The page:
Lawmaker wants 75 mph limit on some Missouri roads - KFVS12 News & Weather Cape Girardeau, Carbondale, Poplar Bluff

Lawmaker wants 75 mph limit on some Missouri roads

A state lawmaker wants to increase the speed limit on Missouri's rural interstates and freeways from 70 mph. A state lawmaker wants to increase the speed limit on Missouri's rural interstates and freeways from 70 mph.
JEFFERSON CITY, Mo. (KFVS/AP) - A state lawmaker wants to increase the speed limit on Missouri's rural interstates and freeways from 70 mph.

State Rep. Mike Kelley of Lamar filed legislation recently to boost the speed limit on those roads to 75 mph.

This is the second time Kelly has filed legislation.

Missouri wouldn't be the first state to make the change.

Four states raised speed limits to as high as 80 mph in 2014.

Drivers say it would allow them to get from point a to point b faster, but some think it would only make people drive even faster.

"If you're doing the speed limit which is 70 now, you're probably doing 75, so if you're doing 75, you could be doing 80 to 85 and it's just dangerous on the highways period as it relates to people not being able to handle their vehicles or you know it's a bad time for weather and all that," driver Kwadjo Cason said.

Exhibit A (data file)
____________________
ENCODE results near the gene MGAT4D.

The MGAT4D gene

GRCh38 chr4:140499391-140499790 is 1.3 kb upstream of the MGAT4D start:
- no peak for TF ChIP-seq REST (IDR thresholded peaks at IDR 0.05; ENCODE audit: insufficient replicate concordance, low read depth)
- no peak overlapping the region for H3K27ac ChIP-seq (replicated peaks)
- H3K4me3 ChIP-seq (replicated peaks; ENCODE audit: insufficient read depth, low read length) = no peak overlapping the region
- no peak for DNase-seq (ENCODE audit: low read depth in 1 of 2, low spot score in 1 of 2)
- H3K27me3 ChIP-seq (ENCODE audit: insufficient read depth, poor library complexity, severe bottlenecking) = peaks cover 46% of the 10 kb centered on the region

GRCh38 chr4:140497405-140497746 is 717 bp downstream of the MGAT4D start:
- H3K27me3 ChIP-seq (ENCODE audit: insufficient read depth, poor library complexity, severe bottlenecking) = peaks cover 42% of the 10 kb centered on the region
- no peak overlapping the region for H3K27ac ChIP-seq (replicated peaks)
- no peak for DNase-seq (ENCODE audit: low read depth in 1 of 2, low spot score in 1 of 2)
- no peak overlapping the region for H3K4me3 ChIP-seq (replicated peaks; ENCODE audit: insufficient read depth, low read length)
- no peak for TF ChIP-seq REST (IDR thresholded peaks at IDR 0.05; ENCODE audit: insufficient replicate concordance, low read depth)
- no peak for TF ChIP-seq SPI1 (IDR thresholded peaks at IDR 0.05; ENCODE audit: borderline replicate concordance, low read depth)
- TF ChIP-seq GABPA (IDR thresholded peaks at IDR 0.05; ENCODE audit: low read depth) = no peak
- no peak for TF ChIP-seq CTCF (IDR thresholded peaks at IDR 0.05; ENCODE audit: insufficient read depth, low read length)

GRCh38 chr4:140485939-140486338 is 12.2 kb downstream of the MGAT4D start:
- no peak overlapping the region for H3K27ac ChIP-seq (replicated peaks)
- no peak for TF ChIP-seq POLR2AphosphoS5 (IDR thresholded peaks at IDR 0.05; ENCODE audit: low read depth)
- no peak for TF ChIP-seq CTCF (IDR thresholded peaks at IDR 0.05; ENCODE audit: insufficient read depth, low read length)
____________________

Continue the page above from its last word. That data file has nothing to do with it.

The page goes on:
Reports show a third of all crash fatalities occured in speed related crashes in 2012.

The Insurance Institute for Highway Safety says higher speeds reduce reaction time and increase levels of force when crashes occur.

Some truckers say it's not a good idea to raise the speed limit, especially when some of them typically carry around 80,000 pounds behind them.

"Drivers always have to take into consideration the weather conditions, if they are loaded or empty and the interstates can be, we just went through a holiday period, and they can be quite busy," trailer truck driver David Bitzer said. "So I think the 70 mph speed limit is sufficient for trucks because we take several times longer or several times the distance as a car would take to stop."

Kansas increased speed limits from 70 mph on some roads in 2011.

The Kansas City Star reports traffic-related fatalities and injuries in Kansas are up on roads with newly increased 75 mph speed limits. But transportation officials say it's too early to blame that on the speed limit.

Numbers from the Kansas Transportation Department show a 54 percent increase in highways deaths on those roads since the speed limit was raised. Injuries are up about 13 percent compared with the two years before the new speed limit went into effect.

Copyright 2015 KFVS. All rights reserved. The Associated Press also contributed to this story.
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